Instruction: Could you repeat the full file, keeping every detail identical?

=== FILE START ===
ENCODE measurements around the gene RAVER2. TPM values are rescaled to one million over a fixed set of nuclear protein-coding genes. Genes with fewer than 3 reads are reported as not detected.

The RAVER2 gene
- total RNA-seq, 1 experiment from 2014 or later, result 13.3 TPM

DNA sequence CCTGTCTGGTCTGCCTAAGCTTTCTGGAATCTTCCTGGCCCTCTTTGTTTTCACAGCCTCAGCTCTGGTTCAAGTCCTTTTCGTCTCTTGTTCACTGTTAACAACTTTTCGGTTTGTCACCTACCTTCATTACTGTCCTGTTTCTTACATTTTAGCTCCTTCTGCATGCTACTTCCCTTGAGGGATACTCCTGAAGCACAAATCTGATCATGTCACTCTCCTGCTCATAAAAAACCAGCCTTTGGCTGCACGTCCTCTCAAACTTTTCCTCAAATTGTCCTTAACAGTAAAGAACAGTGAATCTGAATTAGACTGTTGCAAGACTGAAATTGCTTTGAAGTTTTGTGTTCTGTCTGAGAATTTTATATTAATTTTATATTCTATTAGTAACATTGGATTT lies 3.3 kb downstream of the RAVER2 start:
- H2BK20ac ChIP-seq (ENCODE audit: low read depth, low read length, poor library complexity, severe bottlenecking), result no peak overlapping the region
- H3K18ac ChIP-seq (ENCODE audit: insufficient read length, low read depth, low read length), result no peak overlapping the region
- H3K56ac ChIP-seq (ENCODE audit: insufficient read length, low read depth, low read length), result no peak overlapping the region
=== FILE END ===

ENCODE measurements around the gene RAVER2. TPM values are rescaled to one million over a fixed set of nuclear protein-coding genes. Genes with fewer than 3 reads are reported as not detected.

The RAVER2 gene
- total RNA-seq, 1 experiment from 2014 or later, result 13.3 TPM

DNA sequence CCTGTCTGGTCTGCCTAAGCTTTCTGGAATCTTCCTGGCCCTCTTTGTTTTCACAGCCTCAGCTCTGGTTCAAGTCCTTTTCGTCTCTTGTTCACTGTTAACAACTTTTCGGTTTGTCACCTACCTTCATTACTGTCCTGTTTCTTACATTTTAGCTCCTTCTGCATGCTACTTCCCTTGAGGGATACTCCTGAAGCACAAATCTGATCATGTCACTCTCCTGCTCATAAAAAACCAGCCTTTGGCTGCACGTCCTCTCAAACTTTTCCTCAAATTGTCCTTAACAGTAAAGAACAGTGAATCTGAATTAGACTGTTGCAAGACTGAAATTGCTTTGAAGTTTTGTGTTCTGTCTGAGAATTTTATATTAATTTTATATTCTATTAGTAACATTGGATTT lies 3.3 kb downstream of the RAVER2 start:
- H2BK20ac ChIP-seq (ENCODE audit: low read depth, low read length, poor library complexity, severe bottlenecking), result no peak overlapping the region
- H3K18ac ChIP-seq (ENCODE audit: insufficient read length, low read depth, low read length), result no peak overlapping the region
- H3K56ac ChIP-seq (ENCODE audit: insufficient read length, low read depth, low read length), result no peak overlapping the region